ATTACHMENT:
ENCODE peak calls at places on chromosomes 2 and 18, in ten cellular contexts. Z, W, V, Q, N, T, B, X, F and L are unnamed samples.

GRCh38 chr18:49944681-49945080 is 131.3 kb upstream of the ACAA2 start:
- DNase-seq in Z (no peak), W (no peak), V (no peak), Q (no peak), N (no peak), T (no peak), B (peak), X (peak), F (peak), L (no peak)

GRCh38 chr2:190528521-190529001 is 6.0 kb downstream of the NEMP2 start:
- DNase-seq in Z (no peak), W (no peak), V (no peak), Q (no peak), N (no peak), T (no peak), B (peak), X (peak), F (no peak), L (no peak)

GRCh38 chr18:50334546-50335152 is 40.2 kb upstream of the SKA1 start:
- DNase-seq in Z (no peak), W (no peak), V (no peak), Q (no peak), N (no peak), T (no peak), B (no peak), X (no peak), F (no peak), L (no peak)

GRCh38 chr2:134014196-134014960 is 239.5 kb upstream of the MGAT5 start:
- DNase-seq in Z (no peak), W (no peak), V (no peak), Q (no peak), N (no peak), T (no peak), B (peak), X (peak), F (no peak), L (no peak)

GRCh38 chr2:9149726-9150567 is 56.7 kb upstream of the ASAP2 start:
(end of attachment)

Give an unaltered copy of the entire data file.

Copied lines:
ENCODE peak calls at places on chromosomes 2 and 18, in ten cellular contexts. Z, W, V, Q, N, T, B, X, F and L are unnamed samples.

GRCh38 chr18:49944681-49945080 is 131.3 kb upstream of the ACAA2 start:
- DNase-seq in Z (no peak), W (no peak), V (no peak), Q (no peak), N (no peak), T (no peak), B (peak), X (peak), F (peak), L (no peak)

GRCh38 chr2:190528521-190529001 is 6.0 kb downstream of the NEMP2 start:
- DNase-seq in Z (no peak), W (no peak), V (no peak), Q (no peak), N (no peak), T (no peak), B (peak), X (peak), F (no peak), L (no peak)

GRCh38 chr18:50334546-50335152 is 40.2 kb upstream of the SKA1 start:
- DNase-seq in Z (no peak), W (no peak), V (no peak), Q (no peak), N (no peak), T (no peak), B (no peak), X (no peak), F (no peak), L (no peak)

GRCh38 chr2:134014196-134014960 is 239.5 kb upstream of the MGAT5 start:
- DNase-seq in Z (no peak), W (no peak), V (no peak), Q (no peak), N (no peak), T (no peak), B (peak), X (peak), F (no peak), L (no peak)

GRCh38 chr2:9149726-9150567 is 56.7 kb upstream of the ASAP2 start: